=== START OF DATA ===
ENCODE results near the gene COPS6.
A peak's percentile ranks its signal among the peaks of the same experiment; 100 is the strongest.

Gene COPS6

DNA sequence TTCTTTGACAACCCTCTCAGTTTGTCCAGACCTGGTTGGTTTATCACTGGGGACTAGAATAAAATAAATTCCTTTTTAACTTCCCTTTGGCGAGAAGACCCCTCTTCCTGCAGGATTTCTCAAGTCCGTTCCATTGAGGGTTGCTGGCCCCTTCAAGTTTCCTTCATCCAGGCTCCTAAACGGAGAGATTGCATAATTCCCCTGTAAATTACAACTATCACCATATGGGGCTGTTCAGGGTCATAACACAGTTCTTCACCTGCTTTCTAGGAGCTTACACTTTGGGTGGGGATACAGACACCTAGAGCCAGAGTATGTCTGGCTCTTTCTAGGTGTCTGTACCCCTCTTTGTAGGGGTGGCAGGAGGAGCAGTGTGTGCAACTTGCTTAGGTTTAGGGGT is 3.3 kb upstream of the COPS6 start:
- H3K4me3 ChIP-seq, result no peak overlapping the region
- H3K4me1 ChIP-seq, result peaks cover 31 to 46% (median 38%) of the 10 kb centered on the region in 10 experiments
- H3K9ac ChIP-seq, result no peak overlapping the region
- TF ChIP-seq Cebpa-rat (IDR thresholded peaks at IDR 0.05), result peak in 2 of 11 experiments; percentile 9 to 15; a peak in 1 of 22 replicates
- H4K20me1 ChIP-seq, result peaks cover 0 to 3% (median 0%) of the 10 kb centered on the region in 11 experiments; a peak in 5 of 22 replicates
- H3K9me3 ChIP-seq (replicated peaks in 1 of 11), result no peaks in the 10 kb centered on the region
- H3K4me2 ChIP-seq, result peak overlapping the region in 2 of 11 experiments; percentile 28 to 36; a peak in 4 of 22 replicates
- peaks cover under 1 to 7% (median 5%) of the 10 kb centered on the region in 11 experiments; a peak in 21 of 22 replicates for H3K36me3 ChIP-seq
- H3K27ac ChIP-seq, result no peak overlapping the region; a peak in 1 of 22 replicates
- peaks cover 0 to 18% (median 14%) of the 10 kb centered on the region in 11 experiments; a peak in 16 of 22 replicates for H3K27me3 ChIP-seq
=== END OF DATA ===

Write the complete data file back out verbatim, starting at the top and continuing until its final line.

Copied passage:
ENCODE results near the gene COPS6.
A peak's percentile ranks its signal among the peaks of the same experiment; 100 is the strongest.

Gene COPS6

DNA sequence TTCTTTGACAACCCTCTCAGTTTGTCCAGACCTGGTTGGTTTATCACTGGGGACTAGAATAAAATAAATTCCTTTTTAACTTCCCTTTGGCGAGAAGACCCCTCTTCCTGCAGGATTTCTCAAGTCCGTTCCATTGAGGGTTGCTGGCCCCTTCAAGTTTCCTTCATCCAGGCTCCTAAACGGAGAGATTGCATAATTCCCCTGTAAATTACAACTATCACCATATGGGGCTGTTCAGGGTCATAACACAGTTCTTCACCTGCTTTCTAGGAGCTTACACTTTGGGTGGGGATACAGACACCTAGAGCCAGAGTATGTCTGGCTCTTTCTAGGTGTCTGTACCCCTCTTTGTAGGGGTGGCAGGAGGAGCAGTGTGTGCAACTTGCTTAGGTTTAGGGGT is 3.3 kb upstream of the COPS6 start:
- H3K4me3 ChIP-seq, result no peak overlapping the region
- H3K4me1 ChIP-seq, result peaks cover 31 to 46% (median 38%) of the 10 kb centered on the region in 10 experiments
- H3K9ac ChIP-seq, result no peak overlapping the region
- TF ChIP-seq Cebpa-rat (IDR thresholded peaks at IDR 0.05), result peak in 2 of 11 experiments; percentile 9 to 15; a peak in 1 of 22 replicates
- H4K20me1 ChIP-seq, result peaks cover 0 to 3% (median 0%) of the 10 kb centered on the region in 11 experiments; a peak in 5 of 22 replicates
- H3K9me3 ChIP-seq (replicated peaks in 1 of 11), result no peaks in the 10 kb centered on the region
- H3K4me2 ChIP-seq, result peak overlapping the region in 2 of 11 experiments; percentile 28 to 36; a peak in 4 of 22 replicates
- peaks cover under 1 to 7% (median 5%) of the 10 kb centered on the region in 11 experiments; a peak in 21 of 22 replicates for H3K36me3 ChIP-seq
- H3K27ac ChIP-seq, result no peak overlapping the region; a peak in 1 of 22 replicates
- peaks cover 0 to 18% (median 14%) of the 10 kb centered on the region in 11 experiments; a peak in 16 of 22 replicates for H3K27me3 ChIP-seq